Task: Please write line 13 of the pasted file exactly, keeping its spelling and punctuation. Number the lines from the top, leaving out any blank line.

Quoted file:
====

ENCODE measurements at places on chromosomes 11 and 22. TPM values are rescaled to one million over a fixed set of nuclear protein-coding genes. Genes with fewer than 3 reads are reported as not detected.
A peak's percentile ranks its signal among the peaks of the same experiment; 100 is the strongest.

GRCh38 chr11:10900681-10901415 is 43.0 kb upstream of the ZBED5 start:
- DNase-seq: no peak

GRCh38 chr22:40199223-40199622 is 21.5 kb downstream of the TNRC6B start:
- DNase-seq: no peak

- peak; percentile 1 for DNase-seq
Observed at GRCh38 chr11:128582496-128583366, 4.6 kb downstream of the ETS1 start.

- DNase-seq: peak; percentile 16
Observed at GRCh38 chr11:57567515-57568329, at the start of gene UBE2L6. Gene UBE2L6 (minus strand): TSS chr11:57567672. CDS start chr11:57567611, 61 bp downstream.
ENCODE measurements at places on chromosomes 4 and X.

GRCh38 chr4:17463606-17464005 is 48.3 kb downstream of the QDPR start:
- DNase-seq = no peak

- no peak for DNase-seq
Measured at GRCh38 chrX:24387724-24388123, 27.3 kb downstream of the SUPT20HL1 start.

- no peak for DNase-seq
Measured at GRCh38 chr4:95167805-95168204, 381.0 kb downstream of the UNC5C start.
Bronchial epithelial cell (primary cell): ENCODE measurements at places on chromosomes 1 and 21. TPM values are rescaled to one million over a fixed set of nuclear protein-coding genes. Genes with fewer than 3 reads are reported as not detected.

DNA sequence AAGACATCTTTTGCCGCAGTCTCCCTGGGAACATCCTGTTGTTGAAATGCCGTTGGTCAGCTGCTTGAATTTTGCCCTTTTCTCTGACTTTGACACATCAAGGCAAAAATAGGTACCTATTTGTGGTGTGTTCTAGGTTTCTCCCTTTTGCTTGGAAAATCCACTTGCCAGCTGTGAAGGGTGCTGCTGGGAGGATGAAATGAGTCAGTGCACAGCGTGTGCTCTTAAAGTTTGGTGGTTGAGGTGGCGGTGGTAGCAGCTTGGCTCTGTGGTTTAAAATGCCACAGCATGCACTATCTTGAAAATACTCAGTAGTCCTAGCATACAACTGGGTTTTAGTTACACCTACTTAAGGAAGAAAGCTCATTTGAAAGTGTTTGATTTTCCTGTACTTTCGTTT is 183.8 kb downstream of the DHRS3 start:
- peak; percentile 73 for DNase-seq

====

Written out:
- DNase-seq = no peak